Winner of the New Statesman SPERI Prize in Political Economy 2016

Thursday 12 July 2012

Private investment, public investment and the private finance of public investment

                When the UK government announced its austerity programme in 2010, it believed that private investment would help fill the gap in demand created by cutting public spending, and in particular offset its very large cuts in public investment. That did not happen, and according to OECD forecasts, is not going to happen in a significant way anytime soon.

UK Investment Growth (Source, OECD Economic Outlook June 2012)

                The obvious response is for the government to borrow to increase public investment, particularly when it is so cheap to do so. But that is a no-no as far as the Chancellor is concerned. So around the time of the budget it announced its solution to this dilemma. It would provide government guarantees to private investment projects, but it would also encourage the private sector to fund traditional public sector investment, like roads.
                Jonathan Portes is right that this is a victory of sorts. In particular, it suggests the government believes monetary policy will neither be sufficient to bring about a recovery on its own, nor will monetary policy counteract any attempts through fiscal policy to increase demand. In addition, as lack of demand is the critical problem right now, anything that might help should be welcomed.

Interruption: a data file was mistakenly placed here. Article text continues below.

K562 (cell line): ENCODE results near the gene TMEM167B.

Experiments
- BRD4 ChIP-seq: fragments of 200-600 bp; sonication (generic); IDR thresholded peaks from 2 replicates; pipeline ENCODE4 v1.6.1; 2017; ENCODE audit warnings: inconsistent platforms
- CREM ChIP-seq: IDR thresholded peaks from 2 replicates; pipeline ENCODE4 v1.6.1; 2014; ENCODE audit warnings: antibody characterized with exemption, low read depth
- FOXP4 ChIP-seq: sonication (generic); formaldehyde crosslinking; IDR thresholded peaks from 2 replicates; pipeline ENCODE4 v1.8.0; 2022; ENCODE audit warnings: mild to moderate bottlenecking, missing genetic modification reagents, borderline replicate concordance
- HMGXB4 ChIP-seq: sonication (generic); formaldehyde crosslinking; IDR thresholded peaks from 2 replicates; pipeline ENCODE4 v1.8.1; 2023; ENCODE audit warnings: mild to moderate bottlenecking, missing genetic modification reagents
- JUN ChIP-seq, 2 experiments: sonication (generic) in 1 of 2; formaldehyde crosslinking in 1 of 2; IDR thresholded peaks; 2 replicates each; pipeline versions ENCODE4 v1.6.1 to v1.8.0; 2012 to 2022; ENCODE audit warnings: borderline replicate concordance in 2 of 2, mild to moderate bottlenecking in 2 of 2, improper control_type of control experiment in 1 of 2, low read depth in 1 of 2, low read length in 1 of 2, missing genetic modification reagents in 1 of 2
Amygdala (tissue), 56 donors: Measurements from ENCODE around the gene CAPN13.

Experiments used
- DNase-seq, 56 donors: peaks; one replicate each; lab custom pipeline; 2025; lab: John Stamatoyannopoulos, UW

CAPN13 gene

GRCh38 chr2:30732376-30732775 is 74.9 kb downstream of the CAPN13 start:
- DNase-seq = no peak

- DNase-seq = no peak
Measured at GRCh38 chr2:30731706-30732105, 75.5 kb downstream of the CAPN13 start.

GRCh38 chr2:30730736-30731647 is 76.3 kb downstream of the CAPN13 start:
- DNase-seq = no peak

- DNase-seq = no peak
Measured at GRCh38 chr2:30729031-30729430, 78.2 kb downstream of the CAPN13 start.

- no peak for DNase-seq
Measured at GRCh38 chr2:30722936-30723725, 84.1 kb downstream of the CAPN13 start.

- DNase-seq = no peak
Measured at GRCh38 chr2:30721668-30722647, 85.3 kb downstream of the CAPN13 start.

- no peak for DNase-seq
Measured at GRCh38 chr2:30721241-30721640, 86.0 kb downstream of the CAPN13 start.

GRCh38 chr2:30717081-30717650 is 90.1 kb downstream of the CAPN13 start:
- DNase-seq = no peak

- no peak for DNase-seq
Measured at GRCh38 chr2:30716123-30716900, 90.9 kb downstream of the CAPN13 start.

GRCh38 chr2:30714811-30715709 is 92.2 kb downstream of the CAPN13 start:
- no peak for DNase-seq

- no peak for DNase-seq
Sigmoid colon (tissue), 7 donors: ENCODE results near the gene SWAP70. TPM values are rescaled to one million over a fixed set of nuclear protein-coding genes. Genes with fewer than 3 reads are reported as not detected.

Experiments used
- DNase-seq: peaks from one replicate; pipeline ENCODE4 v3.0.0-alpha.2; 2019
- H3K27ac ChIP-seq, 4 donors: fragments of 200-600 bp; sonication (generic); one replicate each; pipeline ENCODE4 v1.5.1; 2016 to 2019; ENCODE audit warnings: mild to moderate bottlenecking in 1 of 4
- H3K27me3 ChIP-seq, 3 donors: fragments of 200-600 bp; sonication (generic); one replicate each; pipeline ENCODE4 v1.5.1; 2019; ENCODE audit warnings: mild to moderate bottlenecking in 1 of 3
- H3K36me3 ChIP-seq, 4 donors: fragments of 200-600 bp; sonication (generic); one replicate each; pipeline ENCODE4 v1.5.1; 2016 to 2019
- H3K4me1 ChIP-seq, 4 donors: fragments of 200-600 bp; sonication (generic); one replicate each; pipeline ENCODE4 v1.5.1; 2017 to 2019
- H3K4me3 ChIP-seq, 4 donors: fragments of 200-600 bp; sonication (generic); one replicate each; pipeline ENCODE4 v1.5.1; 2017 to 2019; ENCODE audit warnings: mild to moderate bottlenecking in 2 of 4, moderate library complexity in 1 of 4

However, it has to be said that private finance for public investment appears illogical, as Alasdair Smith argues at the FT today. (See also Martin Wolf earlier.) The only clear ‘advantage’ of this approach is that there will be no immediate impact on the measured public sector deficit. But this policy will increase deficits in the longer term. The bottom line is that taxes will have to rise to pay for this investment, and merely shifting when the deficit increases from the present to the future does not alter this reality.
                Unfortunately we have been here before, with the Private Finance Initiative (PFI) used extensively by the previous Labour government. The consequences of PFI are set out in the Office for Budget Responsibility’s (OBR) annual look at the long term position of the UK public finances published today. It does this in two ways. The first, and most straightforward, is to project those finances over 50 years, a time period over which accounting tricks largely wash out. The second is to calculate ‘Whole Government Accounts’, which attempt to add a measure of future government liabilities to the published debt numbers. The OBR notes that “If all investment undertaken through PFI had been undertaken through conventional debt finance, PSND [public sector net debt] would be around 2.1 per cent of GDP higher than currently measured.”